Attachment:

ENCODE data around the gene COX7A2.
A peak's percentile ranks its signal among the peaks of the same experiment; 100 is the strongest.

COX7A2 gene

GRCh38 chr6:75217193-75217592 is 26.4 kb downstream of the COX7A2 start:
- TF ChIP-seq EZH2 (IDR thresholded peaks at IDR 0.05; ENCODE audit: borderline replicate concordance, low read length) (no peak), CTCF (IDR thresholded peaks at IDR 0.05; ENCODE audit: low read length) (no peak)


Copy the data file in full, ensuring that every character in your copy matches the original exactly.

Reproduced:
ENCODE data around the gene COX7A2.
A peak's percentile ranks its signal among the peaks of the same experiment; 100 is the strongest.

COX7A2 gene

GRCh38 chr6:75217193-75217592 is 26.4 kb downstream of the COX7A2 start:
- TF ChIP-seq EZH2 (IDR thresholded peaks at IDR 0.05; ENCODE audit: borderline replicate concordance, low read length) (no peak), CTCF (IDR thresholded peaks at IDR 0.05; ENCODE audit: low read length) (no peak)